FAMILIES basked in the glorious sunshine at the Three Trees Farm Shop over the weekend as they hosted their annual open day.

The Chiseldon-based business has opened up its doors to the public for the last five years by offering a fun-filled day of activities for the whole family.

From the ever-popular donkey rides for children to sampling some of the farm shop's award-winning produce, the open day gives locals the chance to get together while raising money for Prospect Hospice.

Ian McMurray, who runs Three Trees Farm Shop with his wife Beth said: "Each year the event grows and we’ve been pretty lucky with the weather this year.

“We tend to get a lot of people from the nearby villages and we’ve got quite a big customer base now which we’re looking to expand.

“It is nice to get people here because the farm shop is right on the cross roads of the Ridgeway so we get a lot of passing trade.”

As well as the chance to get up and close to some of the farm animals, youngsters were also able to take a closer look at the farm's tractors while others were able to have their face painted or play outdoor games.

Families looking for some quiet time in the sun were able to hear from local author, Barbara Townsend, who read her book The Savernake Big Belly Oak to children before they took part in traditional bark rubbing.

One family who was enjoying fun in the sun was Sarah Cahill and her daughters Daisy, four and Hetty, two.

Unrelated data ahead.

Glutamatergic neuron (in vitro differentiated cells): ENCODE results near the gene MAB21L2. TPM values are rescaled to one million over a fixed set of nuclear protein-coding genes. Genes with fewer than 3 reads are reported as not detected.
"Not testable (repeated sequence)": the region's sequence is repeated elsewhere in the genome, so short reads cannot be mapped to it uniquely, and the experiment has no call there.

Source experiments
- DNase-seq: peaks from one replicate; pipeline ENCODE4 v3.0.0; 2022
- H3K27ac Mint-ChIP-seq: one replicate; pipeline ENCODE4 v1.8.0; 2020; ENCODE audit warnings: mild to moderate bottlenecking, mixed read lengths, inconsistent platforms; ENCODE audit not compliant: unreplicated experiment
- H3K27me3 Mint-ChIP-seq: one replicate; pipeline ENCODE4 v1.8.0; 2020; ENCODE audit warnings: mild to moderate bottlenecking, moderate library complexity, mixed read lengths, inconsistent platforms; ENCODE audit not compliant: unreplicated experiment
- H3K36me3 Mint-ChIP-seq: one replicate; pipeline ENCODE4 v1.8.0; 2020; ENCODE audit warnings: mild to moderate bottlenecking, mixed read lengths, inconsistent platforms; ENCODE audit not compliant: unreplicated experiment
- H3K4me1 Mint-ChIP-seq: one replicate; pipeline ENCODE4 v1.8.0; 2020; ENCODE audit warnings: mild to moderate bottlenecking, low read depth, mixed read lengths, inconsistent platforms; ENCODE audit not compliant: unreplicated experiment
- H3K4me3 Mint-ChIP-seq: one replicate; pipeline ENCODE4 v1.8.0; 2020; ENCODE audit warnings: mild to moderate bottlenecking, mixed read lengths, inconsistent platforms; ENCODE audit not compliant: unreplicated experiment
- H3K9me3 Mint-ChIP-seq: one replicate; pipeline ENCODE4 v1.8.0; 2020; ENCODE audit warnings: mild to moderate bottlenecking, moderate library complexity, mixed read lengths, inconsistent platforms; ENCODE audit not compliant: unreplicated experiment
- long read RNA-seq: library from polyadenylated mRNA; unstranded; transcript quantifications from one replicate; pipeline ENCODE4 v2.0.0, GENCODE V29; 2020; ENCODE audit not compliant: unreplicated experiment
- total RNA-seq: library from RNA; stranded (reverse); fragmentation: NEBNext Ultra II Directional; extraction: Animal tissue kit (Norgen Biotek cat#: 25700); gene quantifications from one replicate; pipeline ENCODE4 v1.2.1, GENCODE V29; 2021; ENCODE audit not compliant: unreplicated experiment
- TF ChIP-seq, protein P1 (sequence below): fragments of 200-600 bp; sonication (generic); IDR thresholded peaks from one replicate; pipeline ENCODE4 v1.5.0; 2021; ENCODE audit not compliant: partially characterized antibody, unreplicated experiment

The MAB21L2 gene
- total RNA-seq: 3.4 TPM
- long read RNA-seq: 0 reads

The 37-year-old who lives in Wroughton said: “We saw it being advertised on Facebook so that’s why we thought we’d come along and see what was going on.

“I drive past here a lot and I’ve always said I wanted to come in so this event was a good excuse plus it is free and there is a lot of things for the kids to do.”

Local produce vendors were on hand to provide much-needed refreshments including Richard Paget who runs My Apple Juice – a Ramsbury-based organisation that turns apples into pure, non-alcoholic apple juice.

“What is fascinating is that 90 per cent of apples grown at home fall to the ground and are wasted," Richard explained. "What we decided to do was create our community apple juicing organisation so that people could bring their apples to us and we would wash, pulp and press them for juice they can enjoy.

“We met the guys from the farm at an event last year and we kept in touch which is how we ended up coming to the open day.

“Everyone has come by and had a try of the juice and asked questions. Most people have no idea how apple juice is actually made so for us, it is about education and showing people the processes of doing it.”

The Three Trees Farm Shop is now planning to organise an apple festival in the autumn.